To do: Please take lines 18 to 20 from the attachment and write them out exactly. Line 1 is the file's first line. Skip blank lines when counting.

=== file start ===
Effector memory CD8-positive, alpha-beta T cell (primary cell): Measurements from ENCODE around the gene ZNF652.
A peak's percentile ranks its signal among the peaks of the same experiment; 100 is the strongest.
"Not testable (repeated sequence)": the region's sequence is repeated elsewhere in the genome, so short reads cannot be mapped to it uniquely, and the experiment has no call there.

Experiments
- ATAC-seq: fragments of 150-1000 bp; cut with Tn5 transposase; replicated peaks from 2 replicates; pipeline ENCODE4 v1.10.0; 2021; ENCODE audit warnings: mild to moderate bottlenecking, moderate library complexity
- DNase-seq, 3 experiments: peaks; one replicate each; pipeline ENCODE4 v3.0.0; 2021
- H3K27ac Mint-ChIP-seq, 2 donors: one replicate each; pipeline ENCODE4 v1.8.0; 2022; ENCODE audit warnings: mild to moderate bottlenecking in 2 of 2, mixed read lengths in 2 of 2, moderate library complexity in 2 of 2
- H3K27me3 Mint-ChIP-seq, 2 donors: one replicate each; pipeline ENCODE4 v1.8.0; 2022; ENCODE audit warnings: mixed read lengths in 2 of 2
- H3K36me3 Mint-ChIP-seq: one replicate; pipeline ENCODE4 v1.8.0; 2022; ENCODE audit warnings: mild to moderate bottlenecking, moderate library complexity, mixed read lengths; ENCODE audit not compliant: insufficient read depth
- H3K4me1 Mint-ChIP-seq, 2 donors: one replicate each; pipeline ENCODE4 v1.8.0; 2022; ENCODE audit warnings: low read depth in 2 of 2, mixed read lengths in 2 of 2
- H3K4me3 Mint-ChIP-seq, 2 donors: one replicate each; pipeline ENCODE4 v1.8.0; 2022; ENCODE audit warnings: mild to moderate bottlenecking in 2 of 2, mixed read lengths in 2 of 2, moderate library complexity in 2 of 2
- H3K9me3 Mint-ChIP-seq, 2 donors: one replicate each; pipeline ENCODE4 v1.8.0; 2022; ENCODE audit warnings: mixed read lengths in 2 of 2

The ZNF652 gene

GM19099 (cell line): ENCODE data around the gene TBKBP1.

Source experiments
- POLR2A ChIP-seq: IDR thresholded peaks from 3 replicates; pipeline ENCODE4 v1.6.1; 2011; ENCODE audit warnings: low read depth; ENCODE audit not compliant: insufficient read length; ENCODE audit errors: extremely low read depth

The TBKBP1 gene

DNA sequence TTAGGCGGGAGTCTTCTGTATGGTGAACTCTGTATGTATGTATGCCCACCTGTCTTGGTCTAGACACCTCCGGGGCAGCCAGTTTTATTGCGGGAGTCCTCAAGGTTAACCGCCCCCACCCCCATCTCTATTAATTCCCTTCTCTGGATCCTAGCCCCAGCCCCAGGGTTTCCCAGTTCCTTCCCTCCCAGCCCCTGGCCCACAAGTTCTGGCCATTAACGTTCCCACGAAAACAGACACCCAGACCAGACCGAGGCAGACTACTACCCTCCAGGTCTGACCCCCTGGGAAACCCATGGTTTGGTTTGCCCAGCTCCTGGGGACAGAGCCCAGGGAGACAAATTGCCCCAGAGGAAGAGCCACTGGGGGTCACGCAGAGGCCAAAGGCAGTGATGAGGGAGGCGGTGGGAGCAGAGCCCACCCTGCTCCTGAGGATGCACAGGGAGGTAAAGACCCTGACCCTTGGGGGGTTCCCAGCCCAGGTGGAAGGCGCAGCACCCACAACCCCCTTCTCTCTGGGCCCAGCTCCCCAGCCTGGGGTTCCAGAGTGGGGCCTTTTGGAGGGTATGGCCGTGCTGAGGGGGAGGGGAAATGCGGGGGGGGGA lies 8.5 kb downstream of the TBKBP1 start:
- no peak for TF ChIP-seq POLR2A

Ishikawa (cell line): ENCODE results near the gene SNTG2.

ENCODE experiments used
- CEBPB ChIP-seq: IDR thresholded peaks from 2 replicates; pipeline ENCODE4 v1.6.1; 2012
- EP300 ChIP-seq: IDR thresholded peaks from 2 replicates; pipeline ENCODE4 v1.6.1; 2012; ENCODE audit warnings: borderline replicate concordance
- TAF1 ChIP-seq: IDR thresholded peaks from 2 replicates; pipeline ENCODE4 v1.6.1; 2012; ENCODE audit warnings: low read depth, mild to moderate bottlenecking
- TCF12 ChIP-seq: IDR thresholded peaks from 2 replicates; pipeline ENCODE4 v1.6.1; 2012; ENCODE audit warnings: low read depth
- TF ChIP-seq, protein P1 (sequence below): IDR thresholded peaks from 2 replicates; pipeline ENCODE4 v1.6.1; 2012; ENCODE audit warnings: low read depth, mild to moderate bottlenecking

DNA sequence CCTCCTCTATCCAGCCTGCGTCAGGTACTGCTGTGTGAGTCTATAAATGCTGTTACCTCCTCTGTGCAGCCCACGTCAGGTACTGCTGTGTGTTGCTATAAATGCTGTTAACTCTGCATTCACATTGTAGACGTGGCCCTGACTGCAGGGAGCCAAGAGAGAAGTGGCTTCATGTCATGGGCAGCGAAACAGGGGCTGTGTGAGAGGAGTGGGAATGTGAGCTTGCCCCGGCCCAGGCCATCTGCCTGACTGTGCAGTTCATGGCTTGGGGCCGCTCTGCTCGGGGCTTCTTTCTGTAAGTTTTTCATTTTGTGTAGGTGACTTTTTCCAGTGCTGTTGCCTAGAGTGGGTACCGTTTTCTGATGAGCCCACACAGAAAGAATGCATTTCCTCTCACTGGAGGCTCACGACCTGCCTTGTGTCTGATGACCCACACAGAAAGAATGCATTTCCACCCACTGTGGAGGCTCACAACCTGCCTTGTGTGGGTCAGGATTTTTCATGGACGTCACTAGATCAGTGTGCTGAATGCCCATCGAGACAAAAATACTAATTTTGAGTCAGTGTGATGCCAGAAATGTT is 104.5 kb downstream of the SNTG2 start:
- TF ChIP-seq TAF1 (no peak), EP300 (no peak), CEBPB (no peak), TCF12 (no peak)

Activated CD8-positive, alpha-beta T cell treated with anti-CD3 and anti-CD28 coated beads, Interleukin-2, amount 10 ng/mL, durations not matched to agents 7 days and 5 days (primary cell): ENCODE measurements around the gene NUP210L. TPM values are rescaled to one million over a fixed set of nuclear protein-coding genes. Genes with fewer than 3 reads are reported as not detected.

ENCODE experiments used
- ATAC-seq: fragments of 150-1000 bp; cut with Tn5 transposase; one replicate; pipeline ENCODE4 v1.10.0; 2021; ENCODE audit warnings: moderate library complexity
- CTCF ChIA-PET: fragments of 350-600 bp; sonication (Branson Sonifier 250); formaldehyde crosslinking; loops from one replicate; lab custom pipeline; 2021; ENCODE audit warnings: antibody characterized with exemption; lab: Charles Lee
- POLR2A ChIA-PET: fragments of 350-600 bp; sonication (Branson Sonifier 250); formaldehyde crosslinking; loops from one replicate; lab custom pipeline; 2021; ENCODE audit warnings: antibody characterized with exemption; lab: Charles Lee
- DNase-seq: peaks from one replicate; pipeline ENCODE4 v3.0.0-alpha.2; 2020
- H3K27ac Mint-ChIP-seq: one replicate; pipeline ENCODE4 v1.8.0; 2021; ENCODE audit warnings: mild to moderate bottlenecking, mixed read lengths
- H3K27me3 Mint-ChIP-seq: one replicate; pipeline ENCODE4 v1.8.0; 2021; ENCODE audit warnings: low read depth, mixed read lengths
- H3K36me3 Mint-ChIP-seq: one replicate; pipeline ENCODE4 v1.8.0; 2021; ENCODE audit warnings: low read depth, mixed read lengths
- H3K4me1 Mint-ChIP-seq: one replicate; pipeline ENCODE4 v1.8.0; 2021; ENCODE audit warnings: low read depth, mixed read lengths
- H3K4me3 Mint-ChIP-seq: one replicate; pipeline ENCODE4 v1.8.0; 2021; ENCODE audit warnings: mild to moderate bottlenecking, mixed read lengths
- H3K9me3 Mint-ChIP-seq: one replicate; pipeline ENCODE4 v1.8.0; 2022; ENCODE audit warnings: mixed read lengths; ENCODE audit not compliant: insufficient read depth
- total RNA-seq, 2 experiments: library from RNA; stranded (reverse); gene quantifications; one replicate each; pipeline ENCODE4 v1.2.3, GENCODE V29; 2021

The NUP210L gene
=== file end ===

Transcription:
DNA sequence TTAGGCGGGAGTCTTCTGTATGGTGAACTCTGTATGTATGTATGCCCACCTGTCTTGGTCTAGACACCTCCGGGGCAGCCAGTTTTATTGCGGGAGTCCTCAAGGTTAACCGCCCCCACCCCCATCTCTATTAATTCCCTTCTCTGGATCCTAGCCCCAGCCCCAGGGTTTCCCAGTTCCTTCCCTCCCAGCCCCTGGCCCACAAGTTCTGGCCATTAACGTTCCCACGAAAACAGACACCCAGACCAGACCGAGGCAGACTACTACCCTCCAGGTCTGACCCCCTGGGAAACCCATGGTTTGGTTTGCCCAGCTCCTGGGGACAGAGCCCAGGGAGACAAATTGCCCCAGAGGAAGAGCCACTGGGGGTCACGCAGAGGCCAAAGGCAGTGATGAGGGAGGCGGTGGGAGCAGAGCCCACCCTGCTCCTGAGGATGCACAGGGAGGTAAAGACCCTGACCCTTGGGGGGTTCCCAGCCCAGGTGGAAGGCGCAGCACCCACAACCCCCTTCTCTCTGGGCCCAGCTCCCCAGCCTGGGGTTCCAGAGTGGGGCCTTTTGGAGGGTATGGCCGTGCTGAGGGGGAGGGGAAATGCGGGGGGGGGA lies 8.5 kb downstream of the TBKBP1 start:
- no peak for TF ChIP-seq POLR2A

Ishikawa (cell line): ENCODE results near the gene SNTG2.